Panel Challenges City on Delay in Seeking Stay in Stop/Frisk

, New York Law Journal


The New York City Police Department conducts random searches of backpacks and bags at the turnstile entrance to subway lines.

Judge Shira Scheindlin's ruling ordering a monitor to reform New York City Police Department stop-and-frisk practices that she found unconstitutional was attacked by the city as a dangerous judicial overreach Tuesday before the U.S. Court of Appeals for the Second Circuit.

Arguing for a stay of Scheindlin's August ruling just one week before stop-and-frisk opponent Bill de Blasio could be elected as the next mayor of New York City, Celeste Koeleveld of the Law Department said Scheindlin's order of a monitor and her finding that police targeted minorities for stopping and frisking without reasonable suspicion of criminal activity has sowed confusion in the police department and endangered public safety.

"I believe we are challenging legal conclusions that are fundamentally flawed," Koeleveld said during a remarkable two-and-one-half hours of arguments before Second Circuit Judges Jose Cabranes, Barrington Parker Jr. and John Walker.

Koeleveld insisted that the impending mayoral election, and the possibility of changes in police practices imposed from the top down by City Hall and a new legal strategy at the Law Department, shouldn't stop the court from hearing the appeal quickly.

"We all read the papers" about the Nov. 5 election, Parker said. "Are we going to be faced with a situation where your marching orders are going to change?"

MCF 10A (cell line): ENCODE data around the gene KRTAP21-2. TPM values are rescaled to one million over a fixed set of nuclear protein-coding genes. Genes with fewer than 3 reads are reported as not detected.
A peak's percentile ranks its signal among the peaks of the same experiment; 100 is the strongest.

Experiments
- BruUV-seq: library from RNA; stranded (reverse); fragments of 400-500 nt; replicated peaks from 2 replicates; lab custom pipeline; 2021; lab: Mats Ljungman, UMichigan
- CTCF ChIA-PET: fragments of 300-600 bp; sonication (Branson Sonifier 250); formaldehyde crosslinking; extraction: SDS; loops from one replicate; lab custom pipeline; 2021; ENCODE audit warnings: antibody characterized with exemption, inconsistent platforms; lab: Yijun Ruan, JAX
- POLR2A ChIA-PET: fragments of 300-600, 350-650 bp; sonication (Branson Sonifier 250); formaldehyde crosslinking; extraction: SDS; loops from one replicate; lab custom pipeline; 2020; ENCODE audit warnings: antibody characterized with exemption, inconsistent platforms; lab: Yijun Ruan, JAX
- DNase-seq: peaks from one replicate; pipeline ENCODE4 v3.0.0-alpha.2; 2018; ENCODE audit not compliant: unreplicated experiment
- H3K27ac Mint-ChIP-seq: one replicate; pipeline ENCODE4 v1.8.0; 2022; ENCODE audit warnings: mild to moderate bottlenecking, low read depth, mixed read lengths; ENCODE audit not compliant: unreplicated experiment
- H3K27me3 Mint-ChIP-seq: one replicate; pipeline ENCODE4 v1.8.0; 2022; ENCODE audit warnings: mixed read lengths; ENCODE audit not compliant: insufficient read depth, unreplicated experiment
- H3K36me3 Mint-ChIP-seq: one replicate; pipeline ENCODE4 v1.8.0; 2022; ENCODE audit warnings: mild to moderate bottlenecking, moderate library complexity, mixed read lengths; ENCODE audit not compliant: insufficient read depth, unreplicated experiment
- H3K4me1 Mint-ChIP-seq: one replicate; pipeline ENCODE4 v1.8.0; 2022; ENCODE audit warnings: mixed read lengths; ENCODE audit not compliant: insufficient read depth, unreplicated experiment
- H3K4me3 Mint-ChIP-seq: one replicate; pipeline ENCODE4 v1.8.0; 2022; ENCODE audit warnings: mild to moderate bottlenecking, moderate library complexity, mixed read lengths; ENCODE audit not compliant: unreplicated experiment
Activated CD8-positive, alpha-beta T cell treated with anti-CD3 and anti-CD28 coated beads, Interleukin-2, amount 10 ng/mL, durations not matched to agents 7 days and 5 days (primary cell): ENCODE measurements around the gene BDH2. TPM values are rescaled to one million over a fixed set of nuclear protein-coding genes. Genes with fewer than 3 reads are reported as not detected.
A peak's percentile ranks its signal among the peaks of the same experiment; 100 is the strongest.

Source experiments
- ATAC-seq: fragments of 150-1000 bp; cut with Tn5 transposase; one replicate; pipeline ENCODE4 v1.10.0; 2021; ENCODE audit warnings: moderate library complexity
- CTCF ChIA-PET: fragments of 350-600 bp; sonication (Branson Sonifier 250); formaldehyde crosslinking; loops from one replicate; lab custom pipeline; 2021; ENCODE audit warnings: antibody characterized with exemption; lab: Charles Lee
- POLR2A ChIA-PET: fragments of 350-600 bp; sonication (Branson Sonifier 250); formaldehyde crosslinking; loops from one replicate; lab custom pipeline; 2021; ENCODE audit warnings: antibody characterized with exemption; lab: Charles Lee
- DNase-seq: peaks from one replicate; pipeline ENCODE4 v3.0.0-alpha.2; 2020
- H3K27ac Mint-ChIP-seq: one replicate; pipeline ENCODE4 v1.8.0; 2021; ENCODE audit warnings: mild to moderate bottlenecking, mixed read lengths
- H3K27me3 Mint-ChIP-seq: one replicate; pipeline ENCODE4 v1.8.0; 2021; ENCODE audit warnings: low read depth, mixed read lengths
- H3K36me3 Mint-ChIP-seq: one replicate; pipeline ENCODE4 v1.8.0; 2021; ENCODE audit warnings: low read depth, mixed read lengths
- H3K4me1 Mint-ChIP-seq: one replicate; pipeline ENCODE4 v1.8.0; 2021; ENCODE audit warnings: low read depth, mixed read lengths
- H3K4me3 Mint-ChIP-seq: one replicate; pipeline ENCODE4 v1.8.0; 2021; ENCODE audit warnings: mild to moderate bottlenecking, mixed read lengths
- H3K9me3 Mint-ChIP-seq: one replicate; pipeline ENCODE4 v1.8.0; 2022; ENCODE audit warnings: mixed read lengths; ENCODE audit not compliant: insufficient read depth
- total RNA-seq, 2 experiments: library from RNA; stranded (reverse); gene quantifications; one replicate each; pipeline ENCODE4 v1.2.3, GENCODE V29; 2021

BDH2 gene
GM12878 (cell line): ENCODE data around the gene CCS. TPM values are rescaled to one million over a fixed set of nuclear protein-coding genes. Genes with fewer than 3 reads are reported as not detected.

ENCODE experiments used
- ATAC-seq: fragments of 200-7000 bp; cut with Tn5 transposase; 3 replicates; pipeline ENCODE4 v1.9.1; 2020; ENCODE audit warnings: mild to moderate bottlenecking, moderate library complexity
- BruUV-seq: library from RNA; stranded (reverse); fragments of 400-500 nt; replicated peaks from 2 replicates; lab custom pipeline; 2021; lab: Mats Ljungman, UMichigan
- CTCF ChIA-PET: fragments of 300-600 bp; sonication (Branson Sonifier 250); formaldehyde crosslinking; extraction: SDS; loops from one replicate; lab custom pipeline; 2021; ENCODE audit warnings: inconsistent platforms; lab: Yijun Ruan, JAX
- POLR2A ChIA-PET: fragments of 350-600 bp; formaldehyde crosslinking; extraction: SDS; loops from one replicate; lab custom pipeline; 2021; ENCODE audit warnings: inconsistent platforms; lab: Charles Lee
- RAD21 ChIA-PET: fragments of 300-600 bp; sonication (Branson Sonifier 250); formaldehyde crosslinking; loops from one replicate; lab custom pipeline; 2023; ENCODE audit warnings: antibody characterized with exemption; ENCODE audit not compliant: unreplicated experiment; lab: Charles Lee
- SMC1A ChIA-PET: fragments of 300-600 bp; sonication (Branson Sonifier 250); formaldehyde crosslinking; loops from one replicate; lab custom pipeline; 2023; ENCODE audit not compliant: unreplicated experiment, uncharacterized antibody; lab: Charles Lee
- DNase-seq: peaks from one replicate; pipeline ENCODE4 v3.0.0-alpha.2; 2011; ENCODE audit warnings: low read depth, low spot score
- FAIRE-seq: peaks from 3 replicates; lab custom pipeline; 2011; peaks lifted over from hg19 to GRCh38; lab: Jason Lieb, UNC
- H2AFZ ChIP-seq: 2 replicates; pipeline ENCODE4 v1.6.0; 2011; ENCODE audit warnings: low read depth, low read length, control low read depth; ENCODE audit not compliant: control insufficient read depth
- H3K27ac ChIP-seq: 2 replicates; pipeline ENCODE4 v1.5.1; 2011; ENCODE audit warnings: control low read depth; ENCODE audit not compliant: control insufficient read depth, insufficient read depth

"I read the papers too," Koeleveld said. "The problem is, this case is here today and it raises very important issues" about municipal liability, pattern and practice, civil rights litigation and judicial authority.

"We are in a court of law where we have to address these issues head on," she said.

But Darius Charney of the Center for Constitutional Rights, co-counsel for the plaintiffs in Floyd v. City of New York, said the city's own arguments belie its claim that anyone is being harmed by Scheindlin's orders.

The remedial order signed by Scheindlin after she found the NYPD liable for widespread violations of the Fourth and Fourteenth amendments, Charney said, calls for "nothing more than participation in a consultative process" between the police, the plaintiffs, and other stakeholders along with the monitor, former Corporation Counsel Peter Zimroth, who will "develop a set of proposed reforms" for Scheindlin to sign off on.

Walker disagreed, saying the judge's order has real impact and could only be justified on a showing of bad faith by the police. Walker said such broad relief is more suitable to situations where there is entrenched institutional hostility, such as the fight over segregation in the "Deep South" in the days of George Wallace and Orval Faubus.

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